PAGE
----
Captain Peter Swartz (ret.) served over 27 years as a U.S. Navy officer, mainly as a specialist in strategy, plans, and policy. Swartz subsequently joined the Center for Naval Analyses and continued to support the analysis and development of Navy strategy, serving there full-time for more than 25 years. A heedful student of history and an industrious researcher and analyst, Swartz is a venerable authority on Navy strategy.
In a 2019 oral history taken by Ryan Peeks and Justin Blanton of the Naval History and Heritage Command, Swartz discussed the trajectory and highlights of his career, including the development of the historic 1986 Maritime Strategy. Excerpts from this oral history will be republished with permission on CIMSEC in three parts, and will focus on the development of both the 1986 Maritime Strategy and the Navy’s community of strategists.
In Part One, Swartz discusses how various groups viewed their roles as creators of the strategy, and how emerging tactics and technology were feeding into strategy development.
Peeks: …the  Maritime Strategy has meant and means different things to different people. Could you explain what the Maritime Strategy was from your perspective, and the goals and intentions of its framers?
Swartz: That’s a fair and important question. The Maritime Strategy was a lot bigger than me and it was a lot bigger than what I saw and what I did, and I know a lot more about it now looking back at it and having talked to people than I knew at the time…So yes, it meant different things to different people, I think.
What did it mean to me and the people I was around? We were trying to educate the officer corps, we were targeting the Navy. We were living off the 1978 event that happened in the Carter administration, when Randy Jayne, a very distinguished U.S. Air Force combat veteran fighter pilot with a Ph.D., an Air National Guardsman, and a director for defense programs in the Carter Office of Management and Budget, got up in front of a whole room full of admirals at a Current Strategy Forum in Newport and read them the riot act for not having their act together and not knowing what they were doing. And, Navy consultant John Lehman was sitting in the audience. He writes about this in his book Command of the Seas. He said to himself, “Boy, this outfit’s in trouble. The admirals are all sitting on their hands and putting up with this.”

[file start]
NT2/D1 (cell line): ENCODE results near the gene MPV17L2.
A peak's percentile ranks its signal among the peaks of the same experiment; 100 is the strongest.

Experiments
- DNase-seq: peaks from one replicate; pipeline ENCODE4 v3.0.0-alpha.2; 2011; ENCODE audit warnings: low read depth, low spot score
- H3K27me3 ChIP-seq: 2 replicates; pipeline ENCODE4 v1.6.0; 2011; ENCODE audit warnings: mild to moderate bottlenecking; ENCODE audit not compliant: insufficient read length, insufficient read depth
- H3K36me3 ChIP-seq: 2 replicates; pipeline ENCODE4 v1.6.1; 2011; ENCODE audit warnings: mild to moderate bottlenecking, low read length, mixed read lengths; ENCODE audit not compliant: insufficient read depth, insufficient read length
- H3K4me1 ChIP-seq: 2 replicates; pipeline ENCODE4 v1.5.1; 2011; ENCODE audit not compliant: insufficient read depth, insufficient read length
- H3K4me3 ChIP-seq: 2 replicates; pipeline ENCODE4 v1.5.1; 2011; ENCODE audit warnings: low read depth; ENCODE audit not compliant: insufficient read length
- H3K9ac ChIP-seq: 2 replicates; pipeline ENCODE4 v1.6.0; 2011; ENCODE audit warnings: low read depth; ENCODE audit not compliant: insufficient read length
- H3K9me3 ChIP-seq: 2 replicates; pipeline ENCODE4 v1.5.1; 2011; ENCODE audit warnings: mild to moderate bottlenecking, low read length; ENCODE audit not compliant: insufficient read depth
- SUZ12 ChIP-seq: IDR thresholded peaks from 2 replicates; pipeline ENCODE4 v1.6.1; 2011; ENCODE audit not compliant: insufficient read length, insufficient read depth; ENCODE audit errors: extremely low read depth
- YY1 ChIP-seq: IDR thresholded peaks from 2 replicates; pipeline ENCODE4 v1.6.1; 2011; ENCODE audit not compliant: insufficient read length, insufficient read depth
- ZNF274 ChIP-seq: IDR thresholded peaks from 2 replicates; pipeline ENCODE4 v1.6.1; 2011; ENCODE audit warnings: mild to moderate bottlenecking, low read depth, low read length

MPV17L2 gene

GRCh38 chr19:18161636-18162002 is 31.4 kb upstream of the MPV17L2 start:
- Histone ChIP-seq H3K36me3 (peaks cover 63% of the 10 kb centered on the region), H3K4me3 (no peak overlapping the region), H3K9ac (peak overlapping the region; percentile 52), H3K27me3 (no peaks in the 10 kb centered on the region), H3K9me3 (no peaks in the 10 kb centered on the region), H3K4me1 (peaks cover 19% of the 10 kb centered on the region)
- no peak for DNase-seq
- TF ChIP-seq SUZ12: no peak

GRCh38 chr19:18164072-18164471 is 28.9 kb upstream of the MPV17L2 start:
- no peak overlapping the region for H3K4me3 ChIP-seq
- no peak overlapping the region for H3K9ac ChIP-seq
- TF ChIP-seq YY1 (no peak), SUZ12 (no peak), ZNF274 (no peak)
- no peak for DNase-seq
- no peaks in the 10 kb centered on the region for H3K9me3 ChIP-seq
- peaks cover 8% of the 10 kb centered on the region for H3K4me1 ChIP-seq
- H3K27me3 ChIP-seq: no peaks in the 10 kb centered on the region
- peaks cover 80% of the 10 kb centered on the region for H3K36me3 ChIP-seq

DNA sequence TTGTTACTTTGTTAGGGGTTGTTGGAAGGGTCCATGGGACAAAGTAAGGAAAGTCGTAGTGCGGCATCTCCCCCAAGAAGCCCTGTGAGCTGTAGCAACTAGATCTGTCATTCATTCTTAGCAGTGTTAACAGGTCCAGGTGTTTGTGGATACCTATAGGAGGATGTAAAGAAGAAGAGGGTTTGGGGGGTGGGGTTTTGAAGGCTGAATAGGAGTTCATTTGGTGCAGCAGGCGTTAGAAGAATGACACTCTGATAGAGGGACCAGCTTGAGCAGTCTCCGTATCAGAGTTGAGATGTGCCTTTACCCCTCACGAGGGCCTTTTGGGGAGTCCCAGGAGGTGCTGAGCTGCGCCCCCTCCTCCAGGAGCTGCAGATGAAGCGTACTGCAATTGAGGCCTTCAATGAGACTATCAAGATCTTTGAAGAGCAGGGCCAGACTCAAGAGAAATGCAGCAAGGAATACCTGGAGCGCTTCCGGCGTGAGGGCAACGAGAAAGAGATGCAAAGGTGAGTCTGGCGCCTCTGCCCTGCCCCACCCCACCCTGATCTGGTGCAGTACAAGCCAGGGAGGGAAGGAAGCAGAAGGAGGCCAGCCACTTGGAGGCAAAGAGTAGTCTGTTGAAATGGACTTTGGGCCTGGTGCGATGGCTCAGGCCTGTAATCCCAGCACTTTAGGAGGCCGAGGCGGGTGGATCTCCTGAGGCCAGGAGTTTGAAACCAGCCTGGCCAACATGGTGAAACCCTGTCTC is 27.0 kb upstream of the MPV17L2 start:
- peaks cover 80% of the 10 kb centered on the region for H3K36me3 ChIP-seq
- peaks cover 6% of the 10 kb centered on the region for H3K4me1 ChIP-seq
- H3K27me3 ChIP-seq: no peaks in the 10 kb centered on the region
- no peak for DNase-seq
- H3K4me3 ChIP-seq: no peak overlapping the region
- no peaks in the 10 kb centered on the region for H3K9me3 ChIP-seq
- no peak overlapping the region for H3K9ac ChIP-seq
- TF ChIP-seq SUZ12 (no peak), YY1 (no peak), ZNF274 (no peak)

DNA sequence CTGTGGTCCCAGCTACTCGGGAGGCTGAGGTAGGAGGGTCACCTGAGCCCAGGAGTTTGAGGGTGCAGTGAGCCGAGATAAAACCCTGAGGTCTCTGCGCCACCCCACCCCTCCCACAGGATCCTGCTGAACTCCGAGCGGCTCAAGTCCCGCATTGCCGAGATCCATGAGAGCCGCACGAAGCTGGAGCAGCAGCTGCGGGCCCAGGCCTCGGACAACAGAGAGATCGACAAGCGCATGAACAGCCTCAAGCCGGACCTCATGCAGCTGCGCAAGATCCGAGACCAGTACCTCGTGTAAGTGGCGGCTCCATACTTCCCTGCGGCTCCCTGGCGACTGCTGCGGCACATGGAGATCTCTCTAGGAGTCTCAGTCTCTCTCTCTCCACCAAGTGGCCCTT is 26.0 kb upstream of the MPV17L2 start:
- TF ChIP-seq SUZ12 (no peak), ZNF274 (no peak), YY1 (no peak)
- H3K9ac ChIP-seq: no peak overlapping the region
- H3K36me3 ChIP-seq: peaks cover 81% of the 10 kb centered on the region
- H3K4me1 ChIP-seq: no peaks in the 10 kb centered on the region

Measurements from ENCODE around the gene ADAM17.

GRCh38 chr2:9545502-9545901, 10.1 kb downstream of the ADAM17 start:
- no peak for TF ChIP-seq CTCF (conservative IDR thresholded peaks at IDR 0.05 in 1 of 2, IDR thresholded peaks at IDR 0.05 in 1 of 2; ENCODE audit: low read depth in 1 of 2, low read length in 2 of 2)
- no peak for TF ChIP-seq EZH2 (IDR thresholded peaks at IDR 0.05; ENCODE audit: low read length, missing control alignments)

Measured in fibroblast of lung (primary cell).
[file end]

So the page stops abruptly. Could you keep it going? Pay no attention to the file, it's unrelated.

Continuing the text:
Well, I’ll tell you, Lieutenant Commander Swartz never had travel money to go to Newport, but he and Lieutenant Commander Stark and Lieutenant Commander Dur and Commander Mauz and all our colleagues in OP-60 were sitting back in their trenches in the Pentagon hearing the reports and reading—oh, there were reporters there, so this was in The Baltimore Sun, The Washington Post—we were reading the reports and saying, “You’ve got to be kidding me! We know the answer! If we had been there, we would have stood up and just stuffed our rhetorical fists right down his throat and told him the Navy has its act together: “Here’s what we’re going to do, here’s how we’re going to do it!” So, based on that experience, which, as you can see, is still very vivid in my mind, and it was vivid in somebody else’s mind whom I didn’t even know at the time, John Lehman’s, right? I mean, it was quite an event, and reading the press reports, it was quite an event.
I wanted to educate Navy officers so that they wouldn’t sit on their hands when they were being attacked by some goddamn Air Force guy masquerading as a civilian and taking money away from the Navy that should have been spent to enable the nation’s naval power because we were doing good stuff.
My other objective was to deter the Soviets. So, how much do you tell the Soviets about the strategy? Well, enough to give them pause and not enough to give away secrets, and that was always a problem and an issue. But, what I was trying to do with those two things, which were sometimes antithetical, because if you’re trying to educate the Navy officer corps you want to tell them the way it really is, and if you’re trying to deter the Soviets, there’s some things you want to keep from them or try to bluff them on.
Admiral Small’s objective [was] related but different: He was trying to get the Secretary off OPNAV’s back and to have strategy really drive the POM, which for me, as you could tell, was sort of one of the many things that I thought I had to do, but I would say that was central to him. He was a great man, the VCNO. John Lehman and he didn’t get along on programmatic issues, but on strategy they were aligned.
[Admirals] Lyons and Mustin wanted to scare the crap out of the Soviets, and make sure they knew that if they came outside they’d die. They believed that and that’s what they wanted to do, and there were lots of people who worked for them who wanted to do that, too.
The submarine force said: “We’re doing this anyway, we were always going to do this. There’s nothing in here that’s new. What’s new is people talking about it. You’re not supposed to talk about any of this stuff.”
I think for most people in the Navy it was a sensible approach on how you use the U.S. Navy’s offensive power to deter and defeat the Soviets. But that wasn’t very different from Holloway or Zumwalt—it was different from Zumwalt regarding the need for more big carriers—but it wasn’t very different from Holloway or others: “I’ve got this aircraft carrier. It’s loaded with all these airplanes, new airplanes now, I got F-14s, right? And new weapons, right? I’ve got Phoenix. And I’m not going to let the Soviets get anywhere near close to an aircraft carrier, with that, and therefore our A-6s are going to knock the crap out of anything that we want.”